AI and cybersecurity… Cybersecurity and AI… AI has been at the heart of all the debates this year, as evidenced by the recent signing of the AI Act. The questions surrounding this technology relate in particular to its impact on the security of our online lives. But will AI be the only component to enter the equation in 2024? Together, let’s discover six significant cybersecurity challenges for the coming year.
AI, A New Weapon For Cybercriminals
AI has, therefore, been at the heart of all discussions in 2023, particularly generative AI tools, such as ChatGPT. This may lead us to believe that these tools will cause an increase in attacks against businesses and individuals in 2024. AI tools allow cybercriminals to save time in preparing attacks. Indeed, they can now make individualized, higher-quality contact attempts with less human effort.
Essential Workforce Optimization In The Field Of Cybersecurity
We are currently facing a conflict that all businesses experience: supply and demand and a game of balance, or rather an imbalance. Over the past few years, we have seen an increase in cybersecurity services offered by vendors as managed services.
Faced with this observation, the ISC2 association published a study in October 2023, according to which there is a global shortage of 4 million talents in the cybersecurity sector. In France, we should go from 37,000 unfilled jobs in 2021 to 75,000 in 2025, despite the wishes of the French government.
This deficit can be explained by an inflation in the “price” of these resources, similar to the more general inflation that several countries, including France, faced in 2023. Despite this cost, and in the face of this shortage of resources as well as the loss of income for companies, they must optimize their resources in 2024 to confront cyber threats effectively and avoid suffering from them.
How Do You Juggle Between Marketplaces?
In recent years, we have observed a proliferation of marketplaces, like the platform projects launched by several tech and cybersecurity giants. In this context, client companies will have to choose between these different options: they can only acquire cybersecurity solutions on a few marketplaces.
Since cybersecurity is a team game, companies must ask themselves: How do they integrate different marketplaces and the solutions they find there? Will these meet my operational needs once the technology is deployed?
And How Do You Juggle Between SaaS?
The same questions arise about SaaS solutions. A thought model from the past, which unfortunately still survives, was to “stack” appliances at the entrance to infrastructures. However, the entry of public traffic into companies is today distributed. The only viable solution is to create a cyber cloud comprising different SaaS, in series for some of them and parallel for others.
Today, this type of cyber design is one of the only ones, if not the only one, that can provide an adequate level of cybersecurity and flexibility, allowing the business to operate at its own pace. But be careful; consider SaaS allowing visibility and concatenation of information because risk management requires correlating data.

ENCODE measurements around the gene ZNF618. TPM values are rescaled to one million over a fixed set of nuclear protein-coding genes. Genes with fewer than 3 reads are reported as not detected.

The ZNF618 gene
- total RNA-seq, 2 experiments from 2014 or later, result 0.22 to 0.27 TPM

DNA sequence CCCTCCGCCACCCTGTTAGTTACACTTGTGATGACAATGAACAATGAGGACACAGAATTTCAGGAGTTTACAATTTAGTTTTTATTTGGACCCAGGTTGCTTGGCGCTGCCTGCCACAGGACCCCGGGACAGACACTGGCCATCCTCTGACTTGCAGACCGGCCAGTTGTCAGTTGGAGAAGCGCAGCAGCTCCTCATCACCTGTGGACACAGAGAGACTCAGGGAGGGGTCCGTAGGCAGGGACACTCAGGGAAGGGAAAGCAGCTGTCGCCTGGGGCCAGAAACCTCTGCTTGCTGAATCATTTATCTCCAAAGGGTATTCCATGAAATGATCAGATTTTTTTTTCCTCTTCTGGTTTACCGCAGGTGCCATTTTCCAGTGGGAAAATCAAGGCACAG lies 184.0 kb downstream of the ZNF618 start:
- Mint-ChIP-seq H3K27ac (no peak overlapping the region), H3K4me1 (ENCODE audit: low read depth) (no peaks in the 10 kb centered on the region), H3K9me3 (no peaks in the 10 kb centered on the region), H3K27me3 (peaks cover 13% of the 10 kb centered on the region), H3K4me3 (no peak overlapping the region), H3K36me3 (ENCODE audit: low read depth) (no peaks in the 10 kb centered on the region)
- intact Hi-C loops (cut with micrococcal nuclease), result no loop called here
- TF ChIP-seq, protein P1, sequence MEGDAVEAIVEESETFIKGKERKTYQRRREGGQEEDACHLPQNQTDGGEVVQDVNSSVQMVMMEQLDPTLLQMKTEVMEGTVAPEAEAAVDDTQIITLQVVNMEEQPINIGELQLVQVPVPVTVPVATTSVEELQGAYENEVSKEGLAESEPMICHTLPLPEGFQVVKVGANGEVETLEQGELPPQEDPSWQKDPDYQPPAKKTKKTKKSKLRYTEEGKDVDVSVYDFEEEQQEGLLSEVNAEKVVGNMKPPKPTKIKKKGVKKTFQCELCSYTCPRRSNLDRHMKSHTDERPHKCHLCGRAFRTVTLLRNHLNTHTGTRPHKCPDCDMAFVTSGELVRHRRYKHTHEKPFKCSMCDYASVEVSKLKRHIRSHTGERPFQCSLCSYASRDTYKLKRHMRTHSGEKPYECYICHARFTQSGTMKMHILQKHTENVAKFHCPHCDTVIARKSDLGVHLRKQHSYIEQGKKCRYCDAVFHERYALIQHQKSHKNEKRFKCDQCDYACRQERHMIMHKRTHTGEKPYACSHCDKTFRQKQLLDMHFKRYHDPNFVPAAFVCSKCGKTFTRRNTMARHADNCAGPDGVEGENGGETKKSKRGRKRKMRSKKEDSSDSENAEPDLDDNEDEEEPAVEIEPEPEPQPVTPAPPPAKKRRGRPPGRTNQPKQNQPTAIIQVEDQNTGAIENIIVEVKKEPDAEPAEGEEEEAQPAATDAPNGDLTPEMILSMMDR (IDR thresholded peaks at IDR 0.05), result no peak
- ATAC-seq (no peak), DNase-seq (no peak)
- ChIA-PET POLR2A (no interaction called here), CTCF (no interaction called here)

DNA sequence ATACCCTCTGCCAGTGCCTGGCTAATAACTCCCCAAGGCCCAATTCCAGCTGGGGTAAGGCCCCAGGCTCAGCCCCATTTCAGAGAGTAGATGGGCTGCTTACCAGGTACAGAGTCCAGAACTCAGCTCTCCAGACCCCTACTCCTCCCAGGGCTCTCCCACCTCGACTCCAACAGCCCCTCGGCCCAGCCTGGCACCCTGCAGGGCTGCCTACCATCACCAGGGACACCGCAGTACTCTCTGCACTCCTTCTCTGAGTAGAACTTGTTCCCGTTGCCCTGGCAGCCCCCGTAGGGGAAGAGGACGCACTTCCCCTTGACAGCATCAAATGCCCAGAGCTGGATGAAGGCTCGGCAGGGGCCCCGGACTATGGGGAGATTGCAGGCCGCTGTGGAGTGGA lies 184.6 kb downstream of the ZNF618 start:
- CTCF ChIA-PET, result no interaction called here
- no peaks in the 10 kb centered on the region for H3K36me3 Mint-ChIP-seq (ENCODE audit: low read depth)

What Responsibility Do Hyperscalers Have For The Security Of Their Customers?
Responsibility is now shared between hyperscalers and their customers during attacks. Hyperscalers ensure the protection and elasticity of their infrastructure, but the application hosted in the infrastructure does not benefit from this. Suppose we take the example of a messaging application that would be subject to a security breach.
In that case, maintaining its operations falls on the company, not the hyper-scale hyper-scale. This represents a boon for cybercriminals, who can attack the services hosted in the hyperscale and thus use the latter’s power to generate other attacks. Significantly, cybercriminals can move very quickly from one target to another and are, therefore, difficult to apprehend because they are very mobile.
Increased Effectiveness Of Email Attacks
Email attacks will become more dangerous in 2024 as cybercriminals become more convincing. In this context, the great classic remains the alert to the president of a company. These attacks on company emails are different but use common denominators inspired by sociology and emotion. Indeed, cybercriminals use social engineering by appealing to the human side of their victims.
In their attack emails, they mention subjects that are part of the company’s daily life, such as an unpaid invoice, and therefore likely not to arouse the recipient’s suspicion. The phishing method implies greater precision of the attack email because the cybercriminal had to conduct detailed research in advance.
Therefore, this method generates higher costs and a better return on investment. And AI, as with all other subjects, can generate attack engineering of quality on a large scale and at a low cost. Therefore, These attacks should increase in number soon, as they are very profitable.